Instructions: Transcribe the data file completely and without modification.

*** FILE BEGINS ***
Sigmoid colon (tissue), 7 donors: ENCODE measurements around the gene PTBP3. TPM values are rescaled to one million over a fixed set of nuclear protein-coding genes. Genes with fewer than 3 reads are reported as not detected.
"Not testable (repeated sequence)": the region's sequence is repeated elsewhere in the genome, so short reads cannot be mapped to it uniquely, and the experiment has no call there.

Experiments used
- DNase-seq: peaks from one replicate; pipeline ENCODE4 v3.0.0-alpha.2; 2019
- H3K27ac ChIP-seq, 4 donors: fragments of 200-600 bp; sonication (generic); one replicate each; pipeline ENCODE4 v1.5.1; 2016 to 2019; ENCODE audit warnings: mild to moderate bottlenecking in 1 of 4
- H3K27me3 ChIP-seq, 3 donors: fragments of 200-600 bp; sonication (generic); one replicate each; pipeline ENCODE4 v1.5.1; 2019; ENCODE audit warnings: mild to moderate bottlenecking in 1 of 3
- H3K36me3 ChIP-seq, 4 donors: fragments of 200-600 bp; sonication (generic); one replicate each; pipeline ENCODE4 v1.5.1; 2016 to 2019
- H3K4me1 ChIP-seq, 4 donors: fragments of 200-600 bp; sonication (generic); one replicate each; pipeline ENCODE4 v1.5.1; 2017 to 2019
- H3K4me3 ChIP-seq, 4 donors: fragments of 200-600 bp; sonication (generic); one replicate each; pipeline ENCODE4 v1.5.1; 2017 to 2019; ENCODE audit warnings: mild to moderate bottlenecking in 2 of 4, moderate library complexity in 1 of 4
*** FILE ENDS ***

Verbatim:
Sigmoid colon (tissue), 7 donors: ENCODE measurements around the gene PTBP3. TPM values are rescaled to one million over a fixed set of nuclear protein-coding genes. Genes with fewer than 3 reads are reported as not detected.
"Not testable (repeated sequence)": the region's sequence is repeated elsewhere in the genome, so short reads cannot be mapped to it uniquely, and the experiment has no call there.

Experiments used
- DNase-seq: peaks from one replicate; pipeline ENCODE4 v3.0.0-alpha.2; 2019
- H3K27ac ChIP-seq, 4 donors: fragments of 200-600 bp; sonication (generic); one replicate each; pipeline ENCODE4 v1.5.1; 2016 to 2019; ENCODE audit warnings: mild to moderate bottlenecking in 1 of 4
- H3K27me3 ChIP-seq, 3 donors: fragments of 200-600 bp; sonication (generic); one replicate each; pipeline ENCODE4 v1.5.1; 2019; ENCODE audit warnings: mild to moderate bottlenecking in 1 of 3
- H3K36me3 ChIP-seq, 4 donors: fragments of 200-600 bp; sonication (generic); one replicate each; pipeline ENCODE4 v1.5.1; 2016 to 2019
- H3K4me1 ChIP-seq, 4 donors: fragments of 200-600 bp; sonication (generic); one replicate each; pipeline ENCODE4 v1.5.1; 2017 to 2019
- H3K4me3 ChIP-seq, 4 donors: fragments of 200-600 bp; sonication (generic); one replicate each; pipeline ENCODE4 v1.5.1; 2017 to 2019; ENCODE audit warnings: mild to moderate bottlenecking in 2 of 4, moderate library complexity in 1 of 4